Russell Martin: Back on the Bandwagon


We first started hearing the whispers as early as April 12, which seemed unreasonably harsh.  It is becoming widely known that Toronto is a very hard sports town, often full of overblown expectations and quick trigger fingers, but to start criticizing a player after the Blue Jays had only played six regular season games?  Unfair.

But after big-ticket offseason acquisition Russell Martin went 0-for-3 in Baltimore and saw his numbers fall to an .063 average and .301 OPS with 8 strikeouts in 16 at-bats you could hear the whispers.

After another 0-for-3 on April 21, Martin’s stats were downright ugly (.132 average, .622 OPS, 14 strikeouts), and the whispers were no longer quiet.  People were starting to shout.

You didn’t have to scroll through Twitter long to find comments like “overpaid”, “bust”, “bum”, “waste”, and “Toronto’s new David Clarkson”.  The locals were restless and they’d seen enough.

But here’s the thing about baseball fans: for being so knowledgeable, a large amount of them can be really, really stupid.  After the April 21st game, the Jays still had 148 games remaining.  That is a lot of baseball, which also means a lot of time to turn things around.

Not surprisingly, Russell Martin has….big time.

Since that aforementioned game against the Orioles, Martin has gone on an absolute tear.  In a span of 14 games from April 22 to May 6, he is hitting .413, has an OBP of .491, an OPS of 1.360, and has swatted 5 HR with 10 RBI.  He has also cut his strikeout rate way down, from 36.8% on April 21, to 26.2% today.  As of right now, his 1.4 WAR ranks T-8th among all position players in the AL.

The turnaround has been monumental, and can’t be a shock to anybody (it shouldn’t be a shock at least).  Not only did Martin join a new team, he also joined a new league, returning to the AL after two years in Pittsburgh.  That meant not only did he have to learn a brand new pitching staff (one full of four rookies, don’t forget), but he also had to figure out how to hit pitchers he either hasn’t seen for two years, or has never seen at all.  Add the fact that a) he was a huge free agent signing, b) he is a Canadian returning to Canada, and c) he was joining a team that hoped to be a contender.  Just a small, tiny bit of pressure…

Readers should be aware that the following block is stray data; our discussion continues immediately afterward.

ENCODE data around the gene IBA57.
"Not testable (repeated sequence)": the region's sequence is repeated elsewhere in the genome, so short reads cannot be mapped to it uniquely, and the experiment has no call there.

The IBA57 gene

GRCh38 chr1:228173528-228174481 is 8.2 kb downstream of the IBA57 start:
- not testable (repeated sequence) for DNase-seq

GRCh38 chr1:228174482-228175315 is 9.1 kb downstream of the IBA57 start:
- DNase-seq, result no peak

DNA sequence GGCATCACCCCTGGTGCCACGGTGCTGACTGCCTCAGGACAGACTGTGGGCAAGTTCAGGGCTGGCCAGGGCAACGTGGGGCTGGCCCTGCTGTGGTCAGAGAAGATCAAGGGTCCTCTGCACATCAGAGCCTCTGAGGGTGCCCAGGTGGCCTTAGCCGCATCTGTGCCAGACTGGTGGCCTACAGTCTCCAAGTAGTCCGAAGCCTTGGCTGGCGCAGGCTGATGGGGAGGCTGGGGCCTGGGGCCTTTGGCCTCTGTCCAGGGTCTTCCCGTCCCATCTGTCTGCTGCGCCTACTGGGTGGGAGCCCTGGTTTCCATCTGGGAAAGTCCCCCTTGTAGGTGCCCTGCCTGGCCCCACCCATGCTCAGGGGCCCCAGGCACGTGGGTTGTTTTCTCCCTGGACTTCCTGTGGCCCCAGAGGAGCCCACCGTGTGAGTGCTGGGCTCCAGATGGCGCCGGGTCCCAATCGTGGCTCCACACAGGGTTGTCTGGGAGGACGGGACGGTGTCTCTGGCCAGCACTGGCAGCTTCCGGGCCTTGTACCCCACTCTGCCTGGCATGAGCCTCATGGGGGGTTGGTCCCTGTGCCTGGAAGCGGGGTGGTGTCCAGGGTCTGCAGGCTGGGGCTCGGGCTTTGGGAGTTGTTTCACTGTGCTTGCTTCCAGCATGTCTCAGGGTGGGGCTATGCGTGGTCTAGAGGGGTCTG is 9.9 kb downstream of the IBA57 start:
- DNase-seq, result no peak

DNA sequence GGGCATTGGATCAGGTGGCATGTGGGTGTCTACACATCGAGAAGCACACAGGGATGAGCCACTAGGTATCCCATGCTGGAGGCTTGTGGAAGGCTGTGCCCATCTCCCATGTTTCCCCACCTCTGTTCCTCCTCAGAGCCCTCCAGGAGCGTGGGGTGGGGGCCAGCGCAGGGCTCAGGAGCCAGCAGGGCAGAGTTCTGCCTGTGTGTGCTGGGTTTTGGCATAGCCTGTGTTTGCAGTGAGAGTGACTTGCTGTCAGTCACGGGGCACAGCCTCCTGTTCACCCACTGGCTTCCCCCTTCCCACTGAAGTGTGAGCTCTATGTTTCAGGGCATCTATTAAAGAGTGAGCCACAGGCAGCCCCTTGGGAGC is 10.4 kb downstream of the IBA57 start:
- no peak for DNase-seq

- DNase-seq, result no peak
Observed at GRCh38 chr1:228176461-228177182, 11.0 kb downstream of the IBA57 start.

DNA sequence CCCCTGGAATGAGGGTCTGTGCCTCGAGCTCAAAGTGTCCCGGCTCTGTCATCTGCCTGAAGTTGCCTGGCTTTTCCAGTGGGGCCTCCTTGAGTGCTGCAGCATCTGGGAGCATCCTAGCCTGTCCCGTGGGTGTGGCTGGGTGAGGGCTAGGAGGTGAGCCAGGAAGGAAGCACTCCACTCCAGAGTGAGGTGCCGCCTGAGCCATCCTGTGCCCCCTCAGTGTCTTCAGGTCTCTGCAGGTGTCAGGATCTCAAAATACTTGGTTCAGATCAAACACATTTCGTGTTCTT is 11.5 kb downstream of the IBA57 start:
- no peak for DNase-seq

But fans, especially fans in Toronto, lose sight of stuff like that.  They also lose sight of the fact that Martin was a career .259 hitter coming into 2015, with a career .759 OPS.  And that’s based on 4,000 AB over 9 big league seasons – not a small sample size.  Obviously he was not going to maintain a batting average of .063.

It might not be a stretch to say that Martin’s resurgence is the only thing keeping Toronto afloat.  Reyes is injured again, Bautista and Saunders are not 100%, Encarnacion is scuffling, and the pitching been woeful.  If not for Martin, Donaldson, and Travis, Toronto might be in Brewer territory, with a record closer to .350 than .500.

So to all of you foolish fans who booed, doubted, and crucified him: take a moment to really understand and appreciate what “the next David Clarkson” has done over the past few weeks.

And welcome back to the Russell Martin bandwagon.


Leave a Reply

Your email address will not be published.